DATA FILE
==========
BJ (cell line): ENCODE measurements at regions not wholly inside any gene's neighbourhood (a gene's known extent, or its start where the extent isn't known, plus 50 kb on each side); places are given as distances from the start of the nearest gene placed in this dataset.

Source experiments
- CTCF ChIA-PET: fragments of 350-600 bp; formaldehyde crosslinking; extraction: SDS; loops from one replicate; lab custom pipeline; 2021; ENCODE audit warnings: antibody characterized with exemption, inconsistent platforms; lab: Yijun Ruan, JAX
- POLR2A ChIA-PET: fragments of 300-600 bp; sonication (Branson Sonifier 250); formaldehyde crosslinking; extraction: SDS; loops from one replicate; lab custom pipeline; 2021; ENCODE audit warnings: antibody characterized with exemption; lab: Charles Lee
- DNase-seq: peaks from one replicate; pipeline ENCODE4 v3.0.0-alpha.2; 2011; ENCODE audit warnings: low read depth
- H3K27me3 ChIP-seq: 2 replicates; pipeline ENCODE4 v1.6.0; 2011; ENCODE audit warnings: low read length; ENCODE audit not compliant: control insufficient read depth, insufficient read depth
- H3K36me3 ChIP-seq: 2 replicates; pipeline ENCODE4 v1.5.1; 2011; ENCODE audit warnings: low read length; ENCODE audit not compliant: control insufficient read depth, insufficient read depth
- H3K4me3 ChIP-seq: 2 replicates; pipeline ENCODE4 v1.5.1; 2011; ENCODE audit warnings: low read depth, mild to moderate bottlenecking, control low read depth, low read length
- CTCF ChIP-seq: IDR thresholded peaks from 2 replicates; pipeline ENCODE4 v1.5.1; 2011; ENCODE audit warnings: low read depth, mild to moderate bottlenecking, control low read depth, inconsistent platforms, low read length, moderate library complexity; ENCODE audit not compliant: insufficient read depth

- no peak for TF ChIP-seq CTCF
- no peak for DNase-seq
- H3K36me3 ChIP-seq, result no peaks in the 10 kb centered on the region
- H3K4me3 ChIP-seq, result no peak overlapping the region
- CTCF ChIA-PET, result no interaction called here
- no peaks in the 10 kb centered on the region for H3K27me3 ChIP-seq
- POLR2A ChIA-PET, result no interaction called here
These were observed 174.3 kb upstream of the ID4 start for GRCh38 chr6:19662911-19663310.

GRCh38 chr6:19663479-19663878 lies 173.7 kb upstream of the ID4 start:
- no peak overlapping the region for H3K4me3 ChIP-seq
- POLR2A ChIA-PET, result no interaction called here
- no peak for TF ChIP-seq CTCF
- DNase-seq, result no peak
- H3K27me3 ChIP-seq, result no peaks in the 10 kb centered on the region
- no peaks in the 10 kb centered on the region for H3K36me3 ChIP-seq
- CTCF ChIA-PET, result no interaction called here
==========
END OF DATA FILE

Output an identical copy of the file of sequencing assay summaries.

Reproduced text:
BJ (cell line): ENCODE measurements at regions not wholly inside any gene's neighbourhood (a gene's known extent, or its start where the extent isn't known, plus 50 kb on each side); places are given as distances from the start of the nearest gene placed in this dataset.

Source experiments
- CTCF ChIA-PET: fragments of 350-600 bp; formaldehyde crosslinking; extraction: SDS; loops from one replicate; lab custom pipeline; 2021; ENCODE audit warnings: antibody characterized with exemption, inconsistent platforms; lab: Yijun Ruan, JAX
- POLR2A ChIA-PET: fragments of 300-600 bp; sonication (Branson Sonifier 250); formaldehyde crosslinking; extraction: SDS; loops from one replicate; lab custom pipeline; 2021; ENCODE audit warnings: antibody characterized with exemption; lab: Charles Lee
- DNase-seq: peaks from one replicate; pipeline ENCODE4 v3.0.0-alpha.2; 2011; ENCODE audit warnings: low read depth
- H3K27me3 ChIP-seq: 2 replicates; pipeline ENCODE4 v1.6.0; 2011; ENCODE audit warnings: low read length; ENCODE audit not compliant: control insufficient read depth, insufficient read depth
- H3K36me3 ChIP-seq: 2 replicates; pipeline ENCODE4 v1.5.1; 2011; ENCODE audit warnings: low read length; ENCODE audit not compliant: control insufficient read depth, insufficient read depth
- H3K4me3 ChIP-seq: 2 replicates; pipeline ENCODE4 v1.5.1; 2011; ENCODE audit warnings: low read depth, mild to moderate bottlenecking, control low read depth, low read length
- CTCF ChIP-seq: IDR thresholded peaks from 2 replicates; pipeline ENCODE4 v1.5.1; 2011; ENCODE audit warnings: low read depth, mild to moderate bottlenecking, control low read depth, inconsistent platforms, low read length, moderate library complexity; ENCODE audit not compliant: insufficient read depth

- no peak for TF ChIP-seq CTCF
- no peak for DNase-seq
- H3K36me3 ChIP-seq, result no peaks in the 10 kb centered on the region
- H3K4me3 ChIP-seq, result no peak overlapping the region
- CTCF ChIA-PET, result no interaction called here
- no peaks in the 10 kb centered on the region for H3K27me3 ChIP-seq
- POLR2A ChIA-PET, result no interaction called here
These were observed 174.3 kb upstream of the ID4 start for GRCh38 chr6:19662911-19663310.

GRCh38 chr6:19663479-19663878 lies 173.7 kb upstream of the ID4 start:
- no peak overlapping the region for H3K4me3 ChIP-seq
- POLR2A ChIA-PET, result no interaction called here
- no peak for TF ChIP-seq CTCF
- DNase-seq, result no peak
- H3K27me3 ChIP-seq, result no peaks in the 10 kb centered on the region
- no peaks in the 10 kb centered on the region for H3K36me3 ChIP-seq
- CTCF ChIA-PET, result no interaction called here